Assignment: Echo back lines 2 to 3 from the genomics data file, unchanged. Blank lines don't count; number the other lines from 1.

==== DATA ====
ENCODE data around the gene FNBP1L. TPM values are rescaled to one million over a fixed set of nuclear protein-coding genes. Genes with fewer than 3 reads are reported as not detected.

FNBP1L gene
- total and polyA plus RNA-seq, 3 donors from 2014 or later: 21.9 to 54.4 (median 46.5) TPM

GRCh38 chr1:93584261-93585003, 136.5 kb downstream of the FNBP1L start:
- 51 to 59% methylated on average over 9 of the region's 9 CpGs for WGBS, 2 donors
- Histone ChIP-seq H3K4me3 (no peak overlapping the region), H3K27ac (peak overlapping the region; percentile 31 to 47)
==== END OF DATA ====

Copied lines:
FNBP1L gene
- total and polyA plus RNA-seq, 3 donors from 2014 or later: 21.9 to 54.4 (median 46.5) TPM